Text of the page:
Yesterday marked the long-awaited release of the Waxman-Markey "discussion draft" of a clean energy and climate bill. I welcomed this development. After all, I have worked for more than a decade to prepare for the moment we find ourselves in: at last the president of America and the U.S. Congress are seriously grappling with how to curb global warming.
It is gratifying to see, but I can't help but wonder: will they come to a resolution fast enough?
The clock is ticking. In December, the international community will meet in Copenhagen to forge a new climate agreement to replace the Kyoto Protocol (click here to see how many days, minutes, seconds until the conference). Already this week, preliminary meetings began in Bonn (see my colleague Jake Schmidt's reports from Bonn here).
All parties agree that if the United States has not already taken significant steps at home to reduce its global warming pollution before Copenhagen begins, the international effort to stop climate change will be deeply undermined.
I am concerned that time is running out. There is a lot of climate activity in Washington now, but is it moving fast enough? Is it headed in the right direction? The draft legislative language released by Reps. Waxman and Markey was a promising start, but can it get passed in time?
Between now and the negotiations in Copenhagen, I am going to write regular posts about new climate action--at the White House, at the EPA, in Congress, and on the International Stage--and assess whether America is moving at the right pace.
Today I want to describe a meeting I recently attended that underscored for me just how much is riding on the United States taking fast action.
The meeting was with Minister Xie Zhenhua, the lead climate negotiator for China. Just like Secretary of State Hilary Clinton's trip to China to discuss global warming, the minister's presence in Washington was a welcome sign. He came to talk with the Obama administration, members of Congress, and UN Secretary General Ban Ki-Moon. I spoke with him at a meeting of the U.S. Climate Action Partnership.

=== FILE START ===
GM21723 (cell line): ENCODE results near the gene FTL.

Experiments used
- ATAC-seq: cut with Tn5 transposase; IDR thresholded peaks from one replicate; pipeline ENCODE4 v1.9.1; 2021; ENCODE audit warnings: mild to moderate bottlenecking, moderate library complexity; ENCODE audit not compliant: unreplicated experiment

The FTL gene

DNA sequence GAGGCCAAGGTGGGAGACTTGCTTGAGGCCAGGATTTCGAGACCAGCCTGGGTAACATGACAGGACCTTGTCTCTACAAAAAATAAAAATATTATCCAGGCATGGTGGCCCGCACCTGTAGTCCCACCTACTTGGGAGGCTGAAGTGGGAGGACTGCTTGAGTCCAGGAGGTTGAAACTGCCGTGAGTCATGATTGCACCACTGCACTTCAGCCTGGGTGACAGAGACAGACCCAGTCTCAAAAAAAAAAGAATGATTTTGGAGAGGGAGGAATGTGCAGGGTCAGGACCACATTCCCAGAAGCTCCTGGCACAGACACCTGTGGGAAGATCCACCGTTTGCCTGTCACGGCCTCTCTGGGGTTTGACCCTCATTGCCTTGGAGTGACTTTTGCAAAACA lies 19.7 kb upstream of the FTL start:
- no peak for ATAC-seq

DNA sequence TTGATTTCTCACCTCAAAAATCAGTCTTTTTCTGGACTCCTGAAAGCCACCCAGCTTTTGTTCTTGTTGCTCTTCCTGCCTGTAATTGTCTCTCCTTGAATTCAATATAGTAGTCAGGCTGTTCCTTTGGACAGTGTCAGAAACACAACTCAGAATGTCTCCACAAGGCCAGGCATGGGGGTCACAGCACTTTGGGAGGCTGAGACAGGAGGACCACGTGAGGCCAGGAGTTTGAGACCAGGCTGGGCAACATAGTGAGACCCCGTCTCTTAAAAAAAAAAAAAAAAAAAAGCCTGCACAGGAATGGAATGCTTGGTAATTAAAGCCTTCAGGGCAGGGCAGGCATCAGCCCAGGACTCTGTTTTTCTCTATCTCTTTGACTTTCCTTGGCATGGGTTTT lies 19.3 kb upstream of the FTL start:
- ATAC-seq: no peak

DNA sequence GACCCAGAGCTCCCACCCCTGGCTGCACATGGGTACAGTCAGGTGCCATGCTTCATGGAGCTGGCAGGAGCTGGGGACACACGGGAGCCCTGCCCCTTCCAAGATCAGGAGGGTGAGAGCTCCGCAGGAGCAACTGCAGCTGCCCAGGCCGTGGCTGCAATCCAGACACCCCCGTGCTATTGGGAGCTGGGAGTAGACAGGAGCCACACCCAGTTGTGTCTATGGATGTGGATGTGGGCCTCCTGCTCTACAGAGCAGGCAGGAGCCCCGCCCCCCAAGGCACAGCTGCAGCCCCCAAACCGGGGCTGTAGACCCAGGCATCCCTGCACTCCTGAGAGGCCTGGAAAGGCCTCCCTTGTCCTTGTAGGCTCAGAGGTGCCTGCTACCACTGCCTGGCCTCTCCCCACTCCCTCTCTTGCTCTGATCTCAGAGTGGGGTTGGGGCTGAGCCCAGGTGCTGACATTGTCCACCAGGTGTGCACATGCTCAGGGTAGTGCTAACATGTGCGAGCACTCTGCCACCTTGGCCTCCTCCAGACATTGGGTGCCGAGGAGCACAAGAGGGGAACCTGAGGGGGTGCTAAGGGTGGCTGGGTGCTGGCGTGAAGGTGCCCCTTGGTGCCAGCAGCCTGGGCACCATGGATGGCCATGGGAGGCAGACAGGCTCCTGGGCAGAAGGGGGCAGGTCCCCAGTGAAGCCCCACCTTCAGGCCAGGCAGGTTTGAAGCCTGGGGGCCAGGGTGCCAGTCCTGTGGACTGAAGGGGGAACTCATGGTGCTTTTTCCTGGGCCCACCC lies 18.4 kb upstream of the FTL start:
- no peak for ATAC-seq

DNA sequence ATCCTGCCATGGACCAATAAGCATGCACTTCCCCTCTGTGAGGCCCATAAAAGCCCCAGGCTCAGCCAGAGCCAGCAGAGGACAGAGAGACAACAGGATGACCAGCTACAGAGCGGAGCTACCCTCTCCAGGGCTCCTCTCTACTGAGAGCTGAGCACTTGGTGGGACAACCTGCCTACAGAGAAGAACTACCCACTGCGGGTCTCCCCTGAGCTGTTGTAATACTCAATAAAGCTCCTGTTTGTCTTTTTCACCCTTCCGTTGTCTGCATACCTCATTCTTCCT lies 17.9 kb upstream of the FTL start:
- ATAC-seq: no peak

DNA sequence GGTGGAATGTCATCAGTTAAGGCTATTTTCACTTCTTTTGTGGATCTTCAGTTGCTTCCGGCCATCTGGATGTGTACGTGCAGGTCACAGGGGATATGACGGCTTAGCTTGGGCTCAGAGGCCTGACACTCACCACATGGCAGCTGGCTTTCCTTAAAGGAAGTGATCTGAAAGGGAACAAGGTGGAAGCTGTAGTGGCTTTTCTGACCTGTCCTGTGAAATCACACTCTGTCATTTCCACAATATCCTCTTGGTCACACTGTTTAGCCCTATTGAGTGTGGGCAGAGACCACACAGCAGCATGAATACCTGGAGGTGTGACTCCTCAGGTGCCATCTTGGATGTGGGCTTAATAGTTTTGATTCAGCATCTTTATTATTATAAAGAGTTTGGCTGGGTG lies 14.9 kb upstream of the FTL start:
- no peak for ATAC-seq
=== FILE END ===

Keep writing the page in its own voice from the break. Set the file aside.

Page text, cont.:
It was obvious from what Minister Xie told us that China is deeply engaged with climate policy. The minister outlined for us what China was willing to do, but stressed that it would need money for technology transfer and adaptation.
But Minister Xie also made it very clear that the United States has to act first. He said the United States has to come to Copenhagen with a real commitment to lower our emissions at home in order for China to be willing to join an international framework.
Most of us in the room agreed. After all, even though China recently surpassed the United States in global warming emissions, we still have the highest per capita emissions on the planet.
America can and must take leadership on this issue, and international delegates like Minister Xie and visiting Washington to figure out if we actually will.
Most of them are getting mixed messages. In his round of meetings, Minister Xie heard great things from the White House and great things from Henry Waxman, but he also heard a lot of resistance from some members of Congress.
It's not going to be easy getting a climate bill through Congress by December. Yet we must avoid what happened in Kyoto, which is when the U.S. negotiators signed the treaty, but Congress failed to ratify it.
The coming months will be critical to avoiding that kind of diplomatic debacle. We still have time to pass a U.S. climate law before Copenhagen--a move that will not only place us at the forefront of international climate leadership, but also create millions of jobs here at home. We just have to use the time we have wisely.